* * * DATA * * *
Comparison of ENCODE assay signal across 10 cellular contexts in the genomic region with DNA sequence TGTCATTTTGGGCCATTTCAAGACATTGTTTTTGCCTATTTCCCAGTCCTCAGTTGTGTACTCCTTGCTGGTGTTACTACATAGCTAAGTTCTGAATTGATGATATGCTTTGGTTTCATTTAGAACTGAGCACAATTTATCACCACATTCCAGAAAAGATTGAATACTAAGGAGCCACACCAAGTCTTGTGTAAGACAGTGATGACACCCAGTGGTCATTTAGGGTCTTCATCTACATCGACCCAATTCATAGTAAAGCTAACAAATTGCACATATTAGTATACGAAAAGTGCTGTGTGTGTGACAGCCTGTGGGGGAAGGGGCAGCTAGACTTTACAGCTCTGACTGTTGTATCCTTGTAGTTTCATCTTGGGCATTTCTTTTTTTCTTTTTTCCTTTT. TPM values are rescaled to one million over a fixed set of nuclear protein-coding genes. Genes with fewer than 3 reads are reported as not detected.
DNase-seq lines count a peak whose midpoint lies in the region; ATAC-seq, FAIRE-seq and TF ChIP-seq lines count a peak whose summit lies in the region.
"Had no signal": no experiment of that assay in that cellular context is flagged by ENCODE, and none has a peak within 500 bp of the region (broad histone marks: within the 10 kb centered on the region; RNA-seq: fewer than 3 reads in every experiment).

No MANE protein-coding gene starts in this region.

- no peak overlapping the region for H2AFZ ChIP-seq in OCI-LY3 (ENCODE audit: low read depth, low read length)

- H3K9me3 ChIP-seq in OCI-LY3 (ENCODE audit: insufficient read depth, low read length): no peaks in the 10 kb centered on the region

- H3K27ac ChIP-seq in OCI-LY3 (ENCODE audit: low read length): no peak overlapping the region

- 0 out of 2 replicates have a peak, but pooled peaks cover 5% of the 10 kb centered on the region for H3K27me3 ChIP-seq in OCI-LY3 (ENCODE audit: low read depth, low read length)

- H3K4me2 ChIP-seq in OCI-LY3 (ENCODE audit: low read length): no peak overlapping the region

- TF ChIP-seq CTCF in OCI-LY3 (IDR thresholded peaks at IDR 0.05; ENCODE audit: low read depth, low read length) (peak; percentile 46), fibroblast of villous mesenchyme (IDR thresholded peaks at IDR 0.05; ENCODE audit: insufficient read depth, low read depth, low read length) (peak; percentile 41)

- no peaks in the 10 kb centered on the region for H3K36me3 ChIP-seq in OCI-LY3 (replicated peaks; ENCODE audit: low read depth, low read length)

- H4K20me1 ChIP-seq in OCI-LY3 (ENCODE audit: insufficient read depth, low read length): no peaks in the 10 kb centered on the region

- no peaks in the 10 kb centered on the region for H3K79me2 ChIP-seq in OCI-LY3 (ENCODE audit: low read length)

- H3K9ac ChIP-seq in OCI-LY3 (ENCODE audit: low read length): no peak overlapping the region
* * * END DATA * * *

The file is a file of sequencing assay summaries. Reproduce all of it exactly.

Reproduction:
Comparison of ENCODE assay signal across 10 cellular contexts in the genomic region with DNA sequence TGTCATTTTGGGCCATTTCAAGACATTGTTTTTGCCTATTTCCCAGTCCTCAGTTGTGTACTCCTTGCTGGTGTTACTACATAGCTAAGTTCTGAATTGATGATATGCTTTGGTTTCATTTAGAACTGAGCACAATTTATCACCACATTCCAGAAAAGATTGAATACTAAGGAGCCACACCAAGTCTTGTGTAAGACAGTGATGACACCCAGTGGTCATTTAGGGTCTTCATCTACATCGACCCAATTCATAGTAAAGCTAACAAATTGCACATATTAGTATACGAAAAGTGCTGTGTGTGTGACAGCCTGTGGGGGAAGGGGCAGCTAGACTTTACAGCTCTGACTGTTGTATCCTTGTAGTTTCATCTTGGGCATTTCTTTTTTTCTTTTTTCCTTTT. TPM values are rescaled to one million over a fixed set of nuclear protein-coding genes. Genes with fewer than 3 reads are reported as not detected.
DNase-seq lines count a peak whose midpoint lies in the region; ATAC-seq, FAIRE-seq and TF ChIP-seq lines count a peak whose summit lies in the region.
"Had no signal": no experiment of that assay in that cellular context is flagged by ENCODE, and none has a peak within 500 bp of the region (broad histone marks: within the 10 kb centered on the region; RNA-seq: fewer than 3 reads in every experiment).

No MANE protein-coding gene starts in this region.

- no peak overlapping the region for H2AFZ ChIP-seq in OCI-LY3 (ENCODE audit: low read depth, low read length)

- H3K9me3 ChIP-seq in OCI-LY3 (ENCODE audit: insufficient read depth, low read length): no peaks in the 10 kb centered on the region

- H3K27ac ChIP-seq in OCI-LY3 (ENCODE audit: low read length): no peak overlapping the region

- 0 out of 2 replicates have a peak, but pooled peaks cover 5% of the 10 kb centered on the region for H3K27me3 ChIP-seq in OCI-LY3 (ENCODE audit: low read depth, low read length)

- H3K4me2 ChIP-seq in OCI-LY3 (ENCODE audit: low read length): no peak overlapping the region

- TF ChIP-seq CTCF in OCI-LY3 (IDR thresholded peaks at IDR 0.05; ENCODE audit: low read depth, low read length) (peak; percentile 46), fibroblast of villous mesenchyme (IDR thresholded peaks at IDR 0.05; ENCODE audit: insufficient read depth, low read depth, low read length) (peak; percentile 41)

- no peaks in the 10 kb centered on the region for H3K36me3 ChIP-seq in OCI-LY3 (replicated peaks; ENCODE audit: low read depth, low read length)

- H4K20me1 ChIP-seq in OCI-LY3 (ENCODE audit: insufficient read depth, low read length): no peaks in the 10 kb centered on the region

- no peaks in the 10 kb centered on the region for H3K79me2 ChIP-seq in OCI-LY3 (ENCODE audit: low read length)

- H3K9ac ChIP-seq in OCI-LY3 (ENCODE audit: low read length): no peak overlapping the region